________________ CM . . . . Volume IX Number 21 . . . . June 20, 2003


Morning Glory Monday.

Arlene Alda. Illustrated by Maryann Kovalski.
Toronto, ON: Tundra, 2003.
32 pp., cloth, $22.99.
ISBN 0-88776-620-X.

Preschool-grade 3 / Ages 4-8.

Review by Helen Norrie.

** /4

Reviewed from f&g’s.


Grumpy Mrs. Grimaldi thanked her customers every day
She said “hello” and “thank you” even if they couldn’t pay.
Old Mr. Shapiro stopped selling his pickles
He brought a brass trumpet to play for his nickels.

Maryann Kovalski’s delightful illustrations add charm and humour to this rather simple tale which takes place in New York City in the 1930's. Set in the impoverished Lower East Side, this picture book tells the story of a little girl who wants to help her mother who is desperately homesick for her home in Italy. When the little girl wins a package of seeds at an amusement park on Coney Island, she plants them in a window box outside their apartment. Like Jack in the Beanstalk’s magic beans, her seeds turn into a morning glory vine which spreads not only over their whole tenement but up and down the street until the whole neighbourhood is transformed. And not only the buildings but also the people experience a feeling of joy and happiness. Her mother takes delight in caring for the flowers, and the long hot summer becomes one of enchantment.

     Arlene Alda is the wife of actor Alan Alda. Living in New York and Los Angeles, she has written several other books for children including Arlene Alda’s 1 2 3 and Hurry Granny Annie. While the story line here is simple, it would make a good read-aloud story for ages 4-8 or a suitable book for beginning readers of the same age. Towards the end of the book, she lapses into rhyming couplets which don’t always scan evenly but may be appreciated by young readers.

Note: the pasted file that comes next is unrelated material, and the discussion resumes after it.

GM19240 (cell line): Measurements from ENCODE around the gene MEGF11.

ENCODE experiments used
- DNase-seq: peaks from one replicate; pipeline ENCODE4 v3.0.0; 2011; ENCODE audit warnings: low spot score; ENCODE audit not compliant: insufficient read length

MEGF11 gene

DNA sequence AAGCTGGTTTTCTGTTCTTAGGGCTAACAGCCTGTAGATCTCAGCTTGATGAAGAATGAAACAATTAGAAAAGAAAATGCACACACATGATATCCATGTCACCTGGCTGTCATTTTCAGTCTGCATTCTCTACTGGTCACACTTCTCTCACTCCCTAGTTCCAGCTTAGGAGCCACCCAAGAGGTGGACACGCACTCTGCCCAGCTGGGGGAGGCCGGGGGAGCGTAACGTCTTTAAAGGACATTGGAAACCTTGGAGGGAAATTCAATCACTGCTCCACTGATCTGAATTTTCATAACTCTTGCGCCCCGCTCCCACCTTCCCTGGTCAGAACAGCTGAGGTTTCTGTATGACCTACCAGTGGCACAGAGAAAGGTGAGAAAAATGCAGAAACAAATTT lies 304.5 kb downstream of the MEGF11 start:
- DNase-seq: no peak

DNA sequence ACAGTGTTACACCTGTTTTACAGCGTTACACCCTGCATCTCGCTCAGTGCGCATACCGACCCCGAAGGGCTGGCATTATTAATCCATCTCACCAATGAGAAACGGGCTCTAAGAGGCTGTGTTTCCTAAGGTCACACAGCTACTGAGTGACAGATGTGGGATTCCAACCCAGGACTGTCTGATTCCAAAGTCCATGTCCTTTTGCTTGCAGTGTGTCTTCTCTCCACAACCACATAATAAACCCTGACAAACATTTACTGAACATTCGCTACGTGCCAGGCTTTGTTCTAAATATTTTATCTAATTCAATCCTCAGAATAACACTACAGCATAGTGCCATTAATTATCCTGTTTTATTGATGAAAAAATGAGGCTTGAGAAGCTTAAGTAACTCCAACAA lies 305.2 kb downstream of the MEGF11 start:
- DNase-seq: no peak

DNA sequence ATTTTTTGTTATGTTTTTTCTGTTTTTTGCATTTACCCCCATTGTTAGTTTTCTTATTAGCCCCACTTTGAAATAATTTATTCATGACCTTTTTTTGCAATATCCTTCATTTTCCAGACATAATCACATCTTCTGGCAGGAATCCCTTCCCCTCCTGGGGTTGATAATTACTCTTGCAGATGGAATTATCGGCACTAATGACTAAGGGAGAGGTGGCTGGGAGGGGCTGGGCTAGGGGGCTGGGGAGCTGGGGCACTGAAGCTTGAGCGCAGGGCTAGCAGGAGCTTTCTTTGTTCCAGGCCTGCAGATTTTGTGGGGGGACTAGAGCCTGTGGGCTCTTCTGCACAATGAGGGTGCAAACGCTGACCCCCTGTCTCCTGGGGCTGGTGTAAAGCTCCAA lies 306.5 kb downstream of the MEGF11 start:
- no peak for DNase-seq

Maryann Kovalski has used the Lower East Side of New York as the location for artwork in an earlier book, Rivka’s First Thanksgiving, which won the Sydney Taylor Award. Her work has also been seen in such books as Wheels on the Bus and Brenda and Edward. In Morning Glory Monday, Kovalski captures the spirit of the Lower East Side, with its teeming activity, abundant humanity and colourful ethnicity.

     For a different view of life in this neighbourhood, set twenty years earlier, readers are directed to Carol Matas’ latest juvenile novel, Rosie in New York City: Gotcha! written for 10-12 year olds.


Helen Norrie has worked as a teacher-librarian and a teacher of Children’s Literature. She writes a regular column, “Children’s Books,” for the Winnipeg Free Press.

To comment on this title or this review, send mail to cm@umanitoba.ca.

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